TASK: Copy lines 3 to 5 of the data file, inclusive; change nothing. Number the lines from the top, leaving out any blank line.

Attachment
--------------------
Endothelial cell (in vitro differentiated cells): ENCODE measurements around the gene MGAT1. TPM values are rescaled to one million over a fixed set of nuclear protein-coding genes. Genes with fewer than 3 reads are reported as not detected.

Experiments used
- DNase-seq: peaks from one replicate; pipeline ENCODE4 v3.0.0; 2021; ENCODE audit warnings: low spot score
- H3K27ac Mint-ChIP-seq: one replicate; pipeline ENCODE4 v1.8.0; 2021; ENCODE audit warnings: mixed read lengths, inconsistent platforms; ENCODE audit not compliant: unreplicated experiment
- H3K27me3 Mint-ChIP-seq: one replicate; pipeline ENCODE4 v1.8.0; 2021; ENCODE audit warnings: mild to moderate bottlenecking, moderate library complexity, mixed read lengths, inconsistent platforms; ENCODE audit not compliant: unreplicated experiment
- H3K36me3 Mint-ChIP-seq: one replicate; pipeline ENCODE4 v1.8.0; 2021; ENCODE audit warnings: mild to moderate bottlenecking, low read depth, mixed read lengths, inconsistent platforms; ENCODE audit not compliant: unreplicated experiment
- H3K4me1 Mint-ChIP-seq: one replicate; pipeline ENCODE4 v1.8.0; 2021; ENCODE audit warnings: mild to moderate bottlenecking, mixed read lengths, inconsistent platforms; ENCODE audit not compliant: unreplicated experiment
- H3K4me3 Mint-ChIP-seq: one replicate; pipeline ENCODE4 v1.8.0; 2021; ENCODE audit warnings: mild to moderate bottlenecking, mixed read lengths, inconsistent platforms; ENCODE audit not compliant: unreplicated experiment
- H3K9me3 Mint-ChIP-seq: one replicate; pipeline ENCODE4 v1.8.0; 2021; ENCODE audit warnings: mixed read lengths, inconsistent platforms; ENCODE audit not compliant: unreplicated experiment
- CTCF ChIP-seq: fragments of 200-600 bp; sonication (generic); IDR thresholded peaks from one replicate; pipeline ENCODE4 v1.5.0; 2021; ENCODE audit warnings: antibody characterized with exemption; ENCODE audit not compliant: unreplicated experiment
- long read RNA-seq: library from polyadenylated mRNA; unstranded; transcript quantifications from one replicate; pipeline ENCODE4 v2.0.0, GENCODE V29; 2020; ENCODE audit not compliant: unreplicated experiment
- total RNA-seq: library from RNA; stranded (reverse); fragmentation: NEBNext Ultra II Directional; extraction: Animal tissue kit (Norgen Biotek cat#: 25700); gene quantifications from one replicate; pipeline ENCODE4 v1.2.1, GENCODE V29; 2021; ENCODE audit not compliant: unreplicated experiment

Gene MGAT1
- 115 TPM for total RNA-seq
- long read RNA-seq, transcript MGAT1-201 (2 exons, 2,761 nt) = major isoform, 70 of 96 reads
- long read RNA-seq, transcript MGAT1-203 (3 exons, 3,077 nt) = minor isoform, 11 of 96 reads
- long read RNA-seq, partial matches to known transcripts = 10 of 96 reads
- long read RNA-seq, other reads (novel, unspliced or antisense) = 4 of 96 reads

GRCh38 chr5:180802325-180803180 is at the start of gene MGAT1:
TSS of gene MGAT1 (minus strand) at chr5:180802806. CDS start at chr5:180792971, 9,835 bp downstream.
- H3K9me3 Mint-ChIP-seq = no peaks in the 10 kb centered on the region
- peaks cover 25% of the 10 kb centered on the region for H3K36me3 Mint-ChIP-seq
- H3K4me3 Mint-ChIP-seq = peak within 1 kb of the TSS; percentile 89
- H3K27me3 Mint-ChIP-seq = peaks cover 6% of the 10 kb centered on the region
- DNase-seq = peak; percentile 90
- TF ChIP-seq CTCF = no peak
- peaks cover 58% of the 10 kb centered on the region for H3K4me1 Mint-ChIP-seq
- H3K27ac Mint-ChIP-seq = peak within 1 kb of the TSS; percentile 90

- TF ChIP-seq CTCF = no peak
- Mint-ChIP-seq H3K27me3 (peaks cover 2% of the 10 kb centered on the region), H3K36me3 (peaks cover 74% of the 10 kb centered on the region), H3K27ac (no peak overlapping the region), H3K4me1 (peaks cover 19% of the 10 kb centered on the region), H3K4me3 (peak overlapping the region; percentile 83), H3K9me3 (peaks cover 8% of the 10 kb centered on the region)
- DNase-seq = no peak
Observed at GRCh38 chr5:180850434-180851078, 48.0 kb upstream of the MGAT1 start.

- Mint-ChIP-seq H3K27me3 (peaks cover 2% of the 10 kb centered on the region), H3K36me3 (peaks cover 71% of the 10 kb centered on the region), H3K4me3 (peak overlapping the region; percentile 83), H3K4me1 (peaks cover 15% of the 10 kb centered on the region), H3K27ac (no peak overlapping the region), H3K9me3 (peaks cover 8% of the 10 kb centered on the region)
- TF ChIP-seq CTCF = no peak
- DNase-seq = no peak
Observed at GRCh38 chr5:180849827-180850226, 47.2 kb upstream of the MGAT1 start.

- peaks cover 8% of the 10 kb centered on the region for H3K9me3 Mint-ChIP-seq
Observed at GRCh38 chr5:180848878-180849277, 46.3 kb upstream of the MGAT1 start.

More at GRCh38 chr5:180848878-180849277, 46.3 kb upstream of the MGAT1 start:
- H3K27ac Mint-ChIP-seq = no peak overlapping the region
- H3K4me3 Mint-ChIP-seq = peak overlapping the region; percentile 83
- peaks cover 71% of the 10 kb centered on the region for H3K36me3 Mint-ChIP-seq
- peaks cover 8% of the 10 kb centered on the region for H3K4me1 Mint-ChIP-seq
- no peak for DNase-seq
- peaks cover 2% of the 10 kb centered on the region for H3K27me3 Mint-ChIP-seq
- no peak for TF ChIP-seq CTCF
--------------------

- DNase-seq: peaks from one replicate; pipeline ENCODE4 v3.0.0; 2021; ENCODE audit warnings: low spot score
- H3K27ac Mint-ChIP-seq: one replicate; pipeline ENCODE4 v1.8.0; 2021; ENCODE audit warnings: mixed read lengths, inconsistent platforms; ENCODE audit not compliant: unreplicated experiment
- H3K27me3 Mint-ChIP-seq: one replicate; pipeline ENCODE4 v1.8.0; 2021; ENCODE audit warnings: mild to moderate bottlenecking, moderate library complexity, mixed read lengths, inconsistent platforms; ENCODE audit not compliant: unreplicated experiment